Sri Lanka: Thousands defy curfew, govt rebuts PM Mahinda Rajapaksa may quit report
Sri Lanka emergency: Armed soldiers and police personnel were seen deployed at checkpoints in Colombo to enforce the curfew. Around two dozen opposition leaders protested at police barricades, some shouting "Gota(baya) Go Home".
Thousands of citizens and Opposition lawmakers took to the streets of Sri Lanka capital Colombo on Sunday defying a nationwide curfew to protest against the severe shortage of food and fuel in the island nation.
Amid protesters calling for a change in regime, a Sri Lankan government official denied news reports that Prime Minister Mahinda Rajapaksa may step down.
A Bloomberg report quoted information department director-general Mohan Samaranayake as saying, “The rumors to the effect that the prime minister is going to resign have no basis to it.”
The report that cited local news platform, , further said one of the ruling coalition partners, the Sri Lanka Freedom Party, had written to the President to ask for the caretaker government to be set up within a week, failing which its 14 lawmakers would quit the government.
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According to another report, the Prime Minister's Office said the news of Rajapaksa putting in his papers were false and there was no such plan at the moment.
A state of emergency was declared in Sri Lanka on Friday by President Gotabaya Rajapaksa as the Indian Ocean island nation grappled with rising prices, shortages of essentials and rolling power cuts. A day later, the government imposed a countrywide curfew after protests turned violent.
Earlier in the day, the government lifted all restrictions that were placed on social media platforms, including Facebook, Twitter and Whatsapp hours ago. The platforms were being used over the past few days to organise protests calling for Rajapaksa’s resignation, amid allegations that he was responsible for the country’s economic woes.
The move by the government had also been criticised by minister Namal Rajapaksa, also the president's nephew. The minister for youth and sports called the restriction useless and wrote on Twitter he would "never condone the blocking of social media".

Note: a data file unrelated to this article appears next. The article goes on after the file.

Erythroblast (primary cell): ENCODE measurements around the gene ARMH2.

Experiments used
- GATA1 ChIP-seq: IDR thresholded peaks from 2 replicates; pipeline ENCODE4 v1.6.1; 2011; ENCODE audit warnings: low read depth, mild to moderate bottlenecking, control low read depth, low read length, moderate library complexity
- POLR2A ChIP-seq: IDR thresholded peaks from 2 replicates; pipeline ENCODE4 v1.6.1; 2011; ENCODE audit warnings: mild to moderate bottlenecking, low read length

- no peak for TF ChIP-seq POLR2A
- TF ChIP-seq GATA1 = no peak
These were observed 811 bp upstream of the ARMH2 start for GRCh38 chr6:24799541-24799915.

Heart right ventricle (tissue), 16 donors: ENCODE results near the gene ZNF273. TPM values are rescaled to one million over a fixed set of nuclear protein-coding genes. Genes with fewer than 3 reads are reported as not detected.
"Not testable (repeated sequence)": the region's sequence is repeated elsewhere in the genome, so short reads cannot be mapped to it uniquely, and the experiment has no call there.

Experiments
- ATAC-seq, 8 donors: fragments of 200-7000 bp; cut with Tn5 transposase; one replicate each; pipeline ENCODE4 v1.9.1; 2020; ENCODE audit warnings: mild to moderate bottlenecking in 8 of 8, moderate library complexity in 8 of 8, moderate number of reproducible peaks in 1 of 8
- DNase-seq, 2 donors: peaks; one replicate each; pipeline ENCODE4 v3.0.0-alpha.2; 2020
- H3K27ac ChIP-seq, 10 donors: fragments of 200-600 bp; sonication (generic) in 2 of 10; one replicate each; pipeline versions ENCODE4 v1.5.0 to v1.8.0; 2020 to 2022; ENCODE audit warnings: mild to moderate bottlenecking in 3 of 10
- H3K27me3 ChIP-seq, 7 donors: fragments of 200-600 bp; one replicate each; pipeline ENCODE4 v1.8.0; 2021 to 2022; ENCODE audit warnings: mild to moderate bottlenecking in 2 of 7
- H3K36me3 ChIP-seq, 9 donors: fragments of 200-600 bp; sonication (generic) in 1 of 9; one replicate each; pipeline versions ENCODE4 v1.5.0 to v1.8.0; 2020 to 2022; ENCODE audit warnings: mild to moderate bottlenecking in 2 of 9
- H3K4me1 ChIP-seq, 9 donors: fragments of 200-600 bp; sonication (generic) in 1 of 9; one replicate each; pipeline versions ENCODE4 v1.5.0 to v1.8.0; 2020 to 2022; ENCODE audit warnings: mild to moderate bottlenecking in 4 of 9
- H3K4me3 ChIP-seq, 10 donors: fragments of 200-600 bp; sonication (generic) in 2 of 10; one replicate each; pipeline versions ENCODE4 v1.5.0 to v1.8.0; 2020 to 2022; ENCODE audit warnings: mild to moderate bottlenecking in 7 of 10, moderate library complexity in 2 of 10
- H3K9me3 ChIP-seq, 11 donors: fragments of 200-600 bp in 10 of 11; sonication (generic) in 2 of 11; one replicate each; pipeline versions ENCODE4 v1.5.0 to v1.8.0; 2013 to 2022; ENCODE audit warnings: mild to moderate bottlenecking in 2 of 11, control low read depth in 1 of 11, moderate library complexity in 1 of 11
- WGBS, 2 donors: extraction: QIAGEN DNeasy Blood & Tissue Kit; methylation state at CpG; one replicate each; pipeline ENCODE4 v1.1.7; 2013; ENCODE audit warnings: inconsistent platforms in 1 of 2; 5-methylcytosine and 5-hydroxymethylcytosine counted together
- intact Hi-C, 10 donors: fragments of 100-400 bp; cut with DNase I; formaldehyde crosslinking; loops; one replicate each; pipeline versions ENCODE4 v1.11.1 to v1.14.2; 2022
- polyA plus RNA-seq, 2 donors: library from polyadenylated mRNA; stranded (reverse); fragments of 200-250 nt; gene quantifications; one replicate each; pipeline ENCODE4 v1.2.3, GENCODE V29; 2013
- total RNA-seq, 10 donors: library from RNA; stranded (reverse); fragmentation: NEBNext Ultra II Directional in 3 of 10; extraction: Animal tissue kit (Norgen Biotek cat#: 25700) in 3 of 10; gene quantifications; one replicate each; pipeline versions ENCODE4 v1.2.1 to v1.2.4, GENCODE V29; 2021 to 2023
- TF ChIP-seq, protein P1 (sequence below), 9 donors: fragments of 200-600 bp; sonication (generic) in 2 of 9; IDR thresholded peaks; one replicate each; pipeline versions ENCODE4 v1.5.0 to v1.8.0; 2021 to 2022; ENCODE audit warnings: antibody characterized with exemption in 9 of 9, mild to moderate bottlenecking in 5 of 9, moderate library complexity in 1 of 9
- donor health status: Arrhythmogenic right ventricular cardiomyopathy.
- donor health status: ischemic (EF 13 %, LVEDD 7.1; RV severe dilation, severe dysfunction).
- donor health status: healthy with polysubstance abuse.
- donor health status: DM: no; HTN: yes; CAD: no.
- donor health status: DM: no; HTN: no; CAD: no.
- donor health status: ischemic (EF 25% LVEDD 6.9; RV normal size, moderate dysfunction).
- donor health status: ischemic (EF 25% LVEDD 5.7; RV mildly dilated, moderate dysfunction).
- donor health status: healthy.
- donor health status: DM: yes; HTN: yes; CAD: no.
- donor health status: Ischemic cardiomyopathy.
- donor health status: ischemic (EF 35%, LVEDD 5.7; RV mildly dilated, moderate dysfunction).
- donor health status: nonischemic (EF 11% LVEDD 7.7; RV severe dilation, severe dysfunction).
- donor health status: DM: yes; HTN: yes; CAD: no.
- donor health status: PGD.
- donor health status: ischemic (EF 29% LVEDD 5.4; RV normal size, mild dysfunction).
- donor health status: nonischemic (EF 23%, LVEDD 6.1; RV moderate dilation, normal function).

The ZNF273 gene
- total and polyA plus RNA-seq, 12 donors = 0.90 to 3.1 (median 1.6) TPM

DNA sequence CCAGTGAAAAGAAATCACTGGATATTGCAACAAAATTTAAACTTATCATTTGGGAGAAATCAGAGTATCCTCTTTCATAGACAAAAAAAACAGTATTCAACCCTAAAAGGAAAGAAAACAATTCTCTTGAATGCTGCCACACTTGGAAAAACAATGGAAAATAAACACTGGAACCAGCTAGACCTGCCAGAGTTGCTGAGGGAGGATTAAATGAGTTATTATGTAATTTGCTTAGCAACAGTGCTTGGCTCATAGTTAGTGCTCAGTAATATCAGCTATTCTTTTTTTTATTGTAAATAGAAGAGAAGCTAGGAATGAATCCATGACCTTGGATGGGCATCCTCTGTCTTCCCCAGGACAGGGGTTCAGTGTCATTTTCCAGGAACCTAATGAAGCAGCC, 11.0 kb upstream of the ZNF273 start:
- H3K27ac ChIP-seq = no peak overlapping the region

Telecommunications regulatory commission chairman Jayantha de Silva said the measure was carried out on instruction from the defence ministry and aimed at "maintaining calm".
The crisis was accelerated by deep tax cuts Rajapaksa promised during the 2019 election campaign and enacted months before the Covid-19 pandemic that had wiped out parts of the country’s economy.
Critics said the roots of the crisis, the worst in several decades, lay in economic mismanagement by successive governments that amassed huge budget shortfalls and a current account deficit. Inflation accelerated to almost 19 per cent, the highest in Asia.
Protests in island nation
In Colombo, armed soldiers and police personnel were seen deployed at checkpoints to enforce the curfew, scheduled to run until till 6am local time on Monday.
Around two dozen opposition leaders protested at police barricades near the Independence Square, some shouting "Gota(baya) Go Home".
"This is unacceptable," said opposition leader Eran Wickramaratne referring to the curfew and other restrictions.
Others stood in small groups outside their homes or gathered in the street, some holding handwritten anti-government banners or waving the national flag.
Police used tear gas to disperse the protesters, many of whom were students, in the central city of Kandy. A senior police officer said officers used tear gas and water cannons to stop a protest of university students in Kandy, but did not make any arrest.
(With agency inputs)